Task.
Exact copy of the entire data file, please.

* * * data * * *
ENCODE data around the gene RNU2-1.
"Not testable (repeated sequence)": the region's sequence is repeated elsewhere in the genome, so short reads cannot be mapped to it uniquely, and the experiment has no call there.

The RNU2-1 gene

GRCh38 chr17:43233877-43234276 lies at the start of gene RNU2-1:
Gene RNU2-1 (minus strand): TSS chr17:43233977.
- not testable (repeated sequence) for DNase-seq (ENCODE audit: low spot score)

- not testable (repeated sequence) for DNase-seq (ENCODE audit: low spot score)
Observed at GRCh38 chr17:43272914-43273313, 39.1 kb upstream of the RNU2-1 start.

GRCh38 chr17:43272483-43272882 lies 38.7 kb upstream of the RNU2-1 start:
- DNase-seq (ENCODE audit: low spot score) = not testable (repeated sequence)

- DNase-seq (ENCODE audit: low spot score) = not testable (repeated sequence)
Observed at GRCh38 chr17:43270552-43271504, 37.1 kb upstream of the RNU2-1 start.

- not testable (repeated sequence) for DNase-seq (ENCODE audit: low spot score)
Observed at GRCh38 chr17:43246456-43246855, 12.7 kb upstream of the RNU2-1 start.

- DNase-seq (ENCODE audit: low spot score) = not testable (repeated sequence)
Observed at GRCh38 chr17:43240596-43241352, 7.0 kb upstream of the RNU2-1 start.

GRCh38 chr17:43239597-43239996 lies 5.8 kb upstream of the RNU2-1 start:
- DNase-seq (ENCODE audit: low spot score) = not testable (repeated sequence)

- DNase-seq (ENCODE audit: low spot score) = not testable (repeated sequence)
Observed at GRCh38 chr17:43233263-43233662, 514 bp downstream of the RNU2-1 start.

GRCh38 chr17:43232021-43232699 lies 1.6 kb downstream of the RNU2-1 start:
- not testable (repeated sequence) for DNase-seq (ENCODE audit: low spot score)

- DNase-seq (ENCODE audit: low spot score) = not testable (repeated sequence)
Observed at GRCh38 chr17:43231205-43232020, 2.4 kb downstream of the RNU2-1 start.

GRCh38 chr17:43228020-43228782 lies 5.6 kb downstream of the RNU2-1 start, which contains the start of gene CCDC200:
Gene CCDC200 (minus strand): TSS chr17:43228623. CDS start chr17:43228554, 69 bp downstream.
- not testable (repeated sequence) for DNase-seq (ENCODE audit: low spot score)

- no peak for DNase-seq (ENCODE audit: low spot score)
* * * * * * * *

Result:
ENCODE data around the gene RNU2-1.
"Not testable (repeated sequence)": the region's sequence is repeated elsewhere in the genome, so short reads cannot be mapped to it uniquely, and the experiment has no call there.

The RNU2-1 gene

GRCh38 chr17:43233877-43234276 lies at the start of gene RNU2-1:
Gene RNU2-1 (minus strand): TSS chr17:43233977.
- not testable (repeated sequence) for DNase-seq (ENCODE audit: low spot score)

- not testable (repeated sequence) for DNase-seq (ENCODE audit: low spot score)
Observed at GRCh38 chr17:43272914-43273313, 39.1 kb upstream of the RNU2-1 start.

GRCh38 chr17:43272483-43272882 lies 38.7 kb upstream of the RNU2-1 start:
- DNase-seq (ENCODE audit: low spot score) = not testable (repeated sequence)

- DNase-seq (ENCODE audit: low spot score) = not testable (repeated sequence)
Observed at GRCh38 chr17:43270552-43271504, 37.1 kb upstream of the RNU2-1 start.

- not testable (repeated sequence) for DNase-seq (ENCODE audit: low spot score)
Observed at GRCh38 chr17:43246456-43246855, 12.7 kb upstream of the RNU2-1 start.

- DNase-seq (ENCODE audit: low spot score) = not testable (repeated sequence)
Observed at GRCh38 chr17:43240596-43241352, 7.0 kb upstream of the RNU2-1 start.

GRCh38 chr17:43239597-43239996 lies 5.8 kb upstream of the RNU2-1 start:
- DNase-seq (ENCODE audit: low spot score) = not testable (repeated sequence)

- DNase-seq (ENCODE audit: low spot score) = not testable (repeated sequence)
Observed at GRCh38 chr17:43233263-43233662, 514 bp downstream of the RNU2-1 start.

GRCh38 chr17:43232021-43232699 lies 1.6 kb downstream of the RNU2-1 start:
- not testable (repeated sequence) for DNase-seq (ENCODE audit: low spot score)

- DNase-seq (ENCODE audit: low spot score) = not testable (repeated sequence)
Observed at GRCh38 chr17:43231205-43232020, 2.4 kb downstream of the RNU2-1 start.

GRCh38 chr17:43228020-43228782 lies 5.6 kb downstream of the RNU2-1 start, which contains the start of gene CCDC200:
Gene CCDC200 (minus strand): TSS chr17:43228623. CDS start chr17:43228554, 69 bp downstream.
- not testable (repeated sequence) for DNase-seq (ENCODE audit: low spot score)

- no peak for DNase-seq (ENCODE audit: low spot score)